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Beautiful Butterfly at San Diego Opera

Fifth production I've seen here

When the singers moved on stage, it was for a clear reason.
When the singers moved on stage, it was for a clear reason.

I saw Giacomo Puccini’s Madama Butterfly on Sunday, April 28, at the Civic Theatre. It was the fifth production of Butterfly that I have seen at San Diego Opera. 


My first experience came in 1993. Back in the 20th Century, SDO had something called “standing room”. I believe the ticket was $10. I recall that it was the only time I bought a standing-room ticket and ended up standing. Of the performance, I remember thinking that it lacked cohesion.


The next occasion, for me, was in 2003. Tenor Richard Leech and baritone Stephen Powell, in the roles of Pinkerton and Sharpless, were peerless. However, the soprano singing the title role was justifiably annihilated by my predecessor, Jonathon Saville, here at the Reader. He described her singing as, “scarcely human.” The production was also a bunch of nonsense as it was set entirely at The US Embassy in Nagasaki.


In 2009, Butterfly came around yet again. The production was the same BS as in 2003 but singing the title role was Patricia Racette. Need I say more? Racette had just sung the role in the landmark Anthony Minghella production at The Met. Her performance at The Met was broadcast in movie theaters across the US as part of the Met HD series.


It’s hard to believe that the most recent production was from eight years ago in 2016. Latonia Moore sang the title role and she was, by far, my favorite Cio-Cio San. Her voice is extraordinary and she vocally owned the role. I can’t think of another singer I would rather hear in the role.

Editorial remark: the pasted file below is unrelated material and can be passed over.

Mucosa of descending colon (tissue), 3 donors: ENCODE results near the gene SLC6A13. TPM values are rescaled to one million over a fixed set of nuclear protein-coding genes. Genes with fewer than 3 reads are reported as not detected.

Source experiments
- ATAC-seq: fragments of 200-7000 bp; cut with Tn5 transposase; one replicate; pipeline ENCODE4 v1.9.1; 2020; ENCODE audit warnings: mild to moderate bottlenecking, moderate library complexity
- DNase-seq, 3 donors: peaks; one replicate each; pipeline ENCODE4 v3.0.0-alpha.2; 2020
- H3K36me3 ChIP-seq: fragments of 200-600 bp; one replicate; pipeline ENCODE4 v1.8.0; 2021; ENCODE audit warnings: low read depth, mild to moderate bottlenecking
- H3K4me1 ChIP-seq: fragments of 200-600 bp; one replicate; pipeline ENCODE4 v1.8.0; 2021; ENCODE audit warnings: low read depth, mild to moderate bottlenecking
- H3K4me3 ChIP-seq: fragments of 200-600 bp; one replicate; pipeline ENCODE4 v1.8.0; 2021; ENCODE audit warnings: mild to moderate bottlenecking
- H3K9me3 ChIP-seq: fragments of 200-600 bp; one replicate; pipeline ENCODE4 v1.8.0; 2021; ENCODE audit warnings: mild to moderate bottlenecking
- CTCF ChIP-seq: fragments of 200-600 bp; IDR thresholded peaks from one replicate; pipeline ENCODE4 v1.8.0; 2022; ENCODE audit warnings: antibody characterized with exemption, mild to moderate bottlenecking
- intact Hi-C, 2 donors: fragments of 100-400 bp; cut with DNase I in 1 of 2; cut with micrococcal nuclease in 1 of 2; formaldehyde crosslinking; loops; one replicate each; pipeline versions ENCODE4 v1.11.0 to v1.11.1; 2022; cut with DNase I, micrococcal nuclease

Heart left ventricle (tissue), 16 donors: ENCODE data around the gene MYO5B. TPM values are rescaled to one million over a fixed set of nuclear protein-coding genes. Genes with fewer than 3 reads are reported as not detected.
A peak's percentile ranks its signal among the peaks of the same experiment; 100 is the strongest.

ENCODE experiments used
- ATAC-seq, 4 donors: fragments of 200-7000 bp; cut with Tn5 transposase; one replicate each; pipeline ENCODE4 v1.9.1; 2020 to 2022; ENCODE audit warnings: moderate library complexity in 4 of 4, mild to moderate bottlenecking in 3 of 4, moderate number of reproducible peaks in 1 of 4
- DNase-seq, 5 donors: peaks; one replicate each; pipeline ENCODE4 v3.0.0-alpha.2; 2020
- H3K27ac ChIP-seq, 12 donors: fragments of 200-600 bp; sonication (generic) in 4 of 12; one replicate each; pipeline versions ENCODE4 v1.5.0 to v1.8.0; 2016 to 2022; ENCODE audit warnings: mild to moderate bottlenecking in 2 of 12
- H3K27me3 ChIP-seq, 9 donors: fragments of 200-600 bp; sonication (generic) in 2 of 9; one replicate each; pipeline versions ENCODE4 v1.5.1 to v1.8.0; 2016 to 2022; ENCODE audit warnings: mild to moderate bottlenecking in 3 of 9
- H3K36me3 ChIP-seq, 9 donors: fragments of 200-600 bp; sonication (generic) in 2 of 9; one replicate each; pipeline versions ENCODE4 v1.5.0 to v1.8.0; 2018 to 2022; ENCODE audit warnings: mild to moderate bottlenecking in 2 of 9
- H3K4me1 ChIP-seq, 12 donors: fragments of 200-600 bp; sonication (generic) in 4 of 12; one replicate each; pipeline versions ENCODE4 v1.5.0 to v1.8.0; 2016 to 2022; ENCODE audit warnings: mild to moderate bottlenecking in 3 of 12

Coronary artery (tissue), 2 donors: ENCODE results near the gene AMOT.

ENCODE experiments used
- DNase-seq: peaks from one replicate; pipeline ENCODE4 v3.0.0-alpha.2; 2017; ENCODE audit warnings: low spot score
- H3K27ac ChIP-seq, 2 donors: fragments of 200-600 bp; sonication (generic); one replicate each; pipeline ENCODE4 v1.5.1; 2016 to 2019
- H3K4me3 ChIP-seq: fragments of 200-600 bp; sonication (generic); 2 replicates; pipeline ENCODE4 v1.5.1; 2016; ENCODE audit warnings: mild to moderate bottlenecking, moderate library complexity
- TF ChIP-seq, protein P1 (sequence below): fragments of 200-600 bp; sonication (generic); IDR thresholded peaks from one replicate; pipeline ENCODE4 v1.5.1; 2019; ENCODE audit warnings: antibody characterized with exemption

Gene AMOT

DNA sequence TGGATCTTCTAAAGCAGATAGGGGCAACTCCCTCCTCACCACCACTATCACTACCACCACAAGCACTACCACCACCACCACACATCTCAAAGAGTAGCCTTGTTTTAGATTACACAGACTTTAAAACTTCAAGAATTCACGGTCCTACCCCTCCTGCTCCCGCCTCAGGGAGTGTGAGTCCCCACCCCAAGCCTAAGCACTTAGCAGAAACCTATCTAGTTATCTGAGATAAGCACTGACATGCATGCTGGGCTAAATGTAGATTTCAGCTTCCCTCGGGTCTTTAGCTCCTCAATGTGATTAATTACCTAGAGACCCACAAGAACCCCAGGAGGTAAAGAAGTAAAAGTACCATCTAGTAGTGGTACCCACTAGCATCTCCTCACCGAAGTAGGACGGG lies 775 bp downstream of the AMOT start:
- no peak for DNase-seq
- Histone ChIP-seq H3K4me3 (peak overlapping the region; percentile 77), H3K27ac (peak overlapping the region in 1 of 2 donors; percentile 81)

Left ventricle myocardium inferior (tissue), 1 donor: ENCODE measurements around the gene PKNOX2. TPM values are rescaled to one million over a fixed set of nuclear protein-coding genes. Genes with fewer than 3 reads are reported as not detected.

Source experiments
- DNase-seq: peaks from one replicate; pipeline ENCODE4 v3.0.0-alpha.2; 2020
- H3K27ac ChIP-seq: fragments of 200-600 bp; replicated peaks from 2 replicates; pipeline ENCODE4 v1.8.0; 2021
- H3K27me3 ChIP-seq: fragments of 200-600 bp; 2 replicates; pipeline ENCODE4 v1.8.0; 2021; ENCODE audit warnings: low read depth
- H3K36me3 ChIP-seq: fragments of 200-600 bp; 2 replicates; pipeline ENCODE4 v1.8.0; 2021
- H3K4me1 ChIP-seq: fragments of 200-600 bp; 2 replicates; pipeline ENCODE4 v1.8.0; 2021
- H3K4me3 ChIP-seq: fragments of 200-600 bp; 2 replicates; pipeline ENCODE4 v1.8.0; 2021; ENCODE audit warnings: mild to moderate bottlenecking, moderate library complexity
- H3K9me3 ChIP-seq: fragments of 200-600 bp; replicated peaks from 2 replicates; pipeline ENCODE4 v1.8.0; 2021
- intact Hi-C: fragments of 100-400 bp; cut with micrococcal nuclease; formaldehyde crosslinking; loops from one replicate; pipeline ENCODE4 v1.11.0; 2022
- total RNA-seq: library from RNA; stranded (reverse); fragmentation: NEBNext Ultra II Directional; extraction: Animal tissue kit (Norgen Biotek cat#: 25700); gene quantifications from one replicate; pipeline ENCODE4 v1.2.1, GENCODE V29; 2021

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The 2024 edition was the most beautiful of all the productions I’ve seen. The stage direction, by Jose Maria Condemi, was absolute perfection. When the singers moved on stage, it was for a clear reason. There were no arbitrary crosses downstage. Every movement had a purpose and served the story. I can honestly say it was the best-directed opera I’ve ever seen––anywhere.


The setting was correct. We were in the house on top of the mountain overlooking the sea. The costumes were appropriate for the story that was being told. There was no misguided “re-imagining” of Butterfly


All the dramatic moments in the story hit. Thanks, in no small part, to the efforts of conductor Yves Abel and the San Diego Symphony. The “miu and piu” of the score were handled with expertise. The beauty of the score came across without spot or wrinkle.


The singing was consistent and pretty. However, that is a far cry from exciting and beautiful. Soprano Corinne Winters is a fine singer. She just isn’t a Cio-Cio San. She doesn’t have the correct voice for the role. Tenor Adam Smith also has a fine voice but I expected more from his top. He also had a habit of coming off his voice at the end of almost every phrase. That is fine for dramatic effect once or twice. Neither singer’s voice filled the theater.


To get the perfect Butterfly I’d have to select elements from three different productions that I’ve seen. I’d have to take Richard Leech as Pinkerton, Stephen Powell as Sharpless, and Latonia Moore as Cio-Cio San. I’d definitely take the staging, costumes, and direction from this most recent production along with Yves Abel’s conducting.